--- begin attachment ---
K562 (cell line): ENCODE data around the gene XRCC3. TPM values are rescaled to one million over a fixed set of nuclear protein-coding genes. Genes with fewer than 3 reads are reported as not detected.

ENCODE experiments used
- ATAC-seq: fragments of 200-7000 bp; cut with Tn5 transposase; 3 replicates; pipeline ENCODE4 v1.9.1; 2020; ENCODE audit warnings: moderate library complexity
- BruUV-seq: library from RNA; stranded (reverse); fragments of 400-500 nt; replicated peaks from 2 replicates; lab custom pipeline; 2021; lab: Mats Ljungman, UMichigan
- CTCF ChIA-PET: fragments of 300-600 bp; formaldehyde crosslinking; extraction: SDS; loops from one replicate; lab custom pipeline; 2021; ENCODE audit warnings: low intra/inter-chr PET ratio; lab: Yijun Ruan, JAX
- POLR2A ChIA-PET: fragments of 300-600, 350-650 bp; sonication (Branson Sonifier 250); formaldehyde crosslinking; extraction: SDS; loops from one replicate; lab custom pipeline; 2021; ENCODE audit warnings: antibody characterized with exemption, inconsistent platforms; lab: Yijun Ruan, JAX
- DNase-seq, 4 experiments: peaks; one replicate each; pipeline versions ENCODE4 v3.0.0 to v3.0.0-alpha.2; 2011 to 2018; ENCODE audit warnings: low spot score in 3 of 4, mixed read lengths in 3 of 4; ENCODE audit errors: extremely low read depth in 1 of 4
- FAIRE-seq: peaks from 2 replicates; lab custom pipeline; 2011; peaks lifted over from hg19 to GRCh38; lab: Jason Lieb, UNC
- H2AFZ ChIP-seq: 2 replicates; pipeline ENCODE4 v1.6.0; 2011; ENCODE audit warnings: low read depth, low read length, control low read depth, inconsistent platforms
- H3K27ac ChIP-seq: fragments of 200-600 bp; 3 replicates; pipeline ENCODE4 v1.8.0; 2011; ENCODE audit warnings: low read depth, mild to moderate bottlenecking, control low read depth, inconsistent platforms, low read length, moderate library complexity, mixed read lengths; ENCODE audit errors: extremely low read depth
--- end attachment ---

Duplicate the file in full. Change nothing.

K562 (cell line): ENCODE data around the gene XRCC3. TPM values are rescaled to one million over a fixed set of nuclear protein-coding genes. Genes with fewer than 3 reads are reported as not detected.

ENCODE experiments used
- ATAC-seq: fragments of 200-7000 bp; cut with Tn5 transposase; 3 replicates; pipeline ENCODE4 v1.9.1; 2020; ENCODE audit warnings: moderate library complexity
- BruUV-seq: library from RNA; stranded (reverse); fragments of 400-500 nt; replicated peaks from 2 replicates; lab custom pipeline; 2021; lab: Mats Ljungman, UMichigan
- CTCF ChIA-PET: fragments of 300-600 bp; formaldehyde crosslinking; extraction: SDS; loops from one replicate; lab custom pipeline; 2021; ENCODE audit warnings: low intra/inter-chr PET ratio; lab: Yijun Ruan, JAX
- POLR2A ChIA-PET: fragments of 300-600, 350-650 bp; sonication (Branson Sonifier 250); formaldehyde crosslinking; extraction: SDS; loops from one replicate; lab custom pipeline; 2021; ENCODE audit warnings: antibody characterized with exemption, inconsistent platforms; lab: Yijun Ruan, JAX
- DNase-seq, 4 experiments: peaks; one replicate each; pipeline versions ENCODE4 v3.0.0 to v3.0.0-alpha.2; 2011 to 2018; ENCODE audit warnings: low spot score in 3 of 4, mixed read lengths in 3 of 4; ENCODE audit errors: extremely low read depth in 1 of 4
- FAIRE-seq: peaks from 2 replicates; lab custom pipeline; 2011; peaks lifted over from hg19 to GRCh38; lab: Jason Lieb, UNC
- H2AFZ ChIP-seq: 2 replicates; pipeline ENCODE4 v1.6.0; 2011; ENCODE audit warnings: low read depth, low read length, control low read depth, inconsistent platforms
- H3K27ac ChIP-seq: fragments of 200-600 bp; 3 replicates; pipeline ENCODE4 v1.8.0; 2011; ENCODE audit warnings: low read depth, mild to moderate bottlenecking, control low read depth, inconsistent platforms, low read length, moderate library complexity, mixed read lengths; ENCODE audit errors: extremely low read depth